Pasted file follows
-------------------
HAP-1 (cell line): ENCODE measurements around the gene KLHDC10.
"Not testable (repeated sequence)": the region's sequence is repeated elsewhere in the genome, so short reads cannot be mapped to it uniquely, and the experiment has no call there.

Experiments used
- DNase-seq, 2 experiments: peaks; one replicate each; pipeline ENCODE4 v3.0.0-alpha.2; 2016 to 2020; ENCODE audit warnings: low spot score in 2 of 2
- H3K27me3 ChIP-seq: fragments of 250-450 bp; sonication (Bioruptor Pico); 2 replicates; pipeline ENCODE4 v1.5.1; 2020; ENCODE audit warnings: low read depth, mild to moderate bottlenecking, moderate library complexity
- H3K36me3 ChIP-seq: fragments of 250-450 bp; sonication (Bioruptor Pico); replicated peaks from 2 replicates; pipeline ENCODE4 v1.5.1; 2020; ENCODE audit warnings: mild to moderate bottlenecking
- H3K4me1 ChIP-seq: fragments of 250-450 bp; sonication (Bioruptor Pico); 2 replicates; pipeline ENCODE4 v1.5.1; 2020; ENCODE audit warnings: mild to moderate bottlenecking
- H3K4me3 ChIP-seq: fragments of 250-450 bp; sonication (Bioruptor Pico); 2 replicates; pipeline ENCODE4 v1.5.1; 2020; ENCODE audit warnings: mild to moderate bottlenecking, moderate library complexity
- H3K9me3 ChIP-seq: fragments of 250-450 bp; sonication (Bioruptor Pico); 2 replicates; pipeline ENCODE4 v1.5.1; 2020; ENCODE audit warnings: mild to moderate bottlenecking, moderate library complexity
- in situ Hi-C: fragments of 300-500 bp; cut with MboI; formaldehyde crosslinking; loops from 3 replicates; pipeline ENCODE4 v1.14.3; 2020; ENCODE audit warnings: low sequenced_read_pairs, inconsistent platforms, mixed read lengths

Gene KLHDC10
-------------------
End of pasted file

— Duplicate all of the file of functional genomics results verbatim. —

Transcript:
HAP-1 (cell line): ENCODE measurements around the gene KLHDC10.
"Not testable (repeated sequence)": the region's sequence is repeated elsewhere in the genome, so short reads cannot be mapped to it uniquely, and the experiment has no call there.

Experiments used
- DNase-seq, 2 experiments: peaks; one replicate each; pipeline ENCODE4 v3.0.0-alpha.2; 2016 to 2020; ENCODE audit warnings: low spot score in 2 of 2
- H3K27me3 ChIP-seq: fragments of 250-450 bp; sonication (Bioruptor Pico); 2 replicates; pipeline ENCODE4 v1.5.1; 2020; ENCODE audit warnings: low read depth, mild to moderate bottlenecking, moderate library complexity
- H3K36me3 ChIP-seq: fragments of 250-450 bp; sonication (Bioruptor Pico); replicated peaks from 2 replicates; pipeline ENCODE4 v1.5.1; 2020; ENCODE audit warnings: mild to moderate bottlenecking
- H3K4me1 ChIP-seq: fragments of 250-450 bp; sonication (Bioruptor Pico); 2 replicates; pipeline ENCODE4 v1.5.1; 2020; ENCODE audit warnings: mild to moderate bottlenecking
- H3K4me3 ChIP-seq: fragments of 250-450 bp; sonication (Bioruptor Pico); 2 replicates; pipeline ENCODE4 v1.5.1; 2020; ENCODE audit warnings: mild to moderate bottlenecking, moderate library complexity
- H3K9me3 ChIP-seq: fragments of 250-450 bp; sonication (Bioruptor Pico); 2 replicates; pipeline ENCODE4 v1.5.1; 2020; ENCODE audit warnings: mild to moderate bottlenecking, moderate library complexity
- in situ Hi-C: fragments of 300-500 bp; cut with MboI; formaldehyde crosslinking; loops from 3 replicates; pipeline ENCODE4 v1.14.3; 2020; ENCODE audit warnings: low sequenced_read_pairs, inconsistent platforms, mixed read lengths

Gene KLHDC10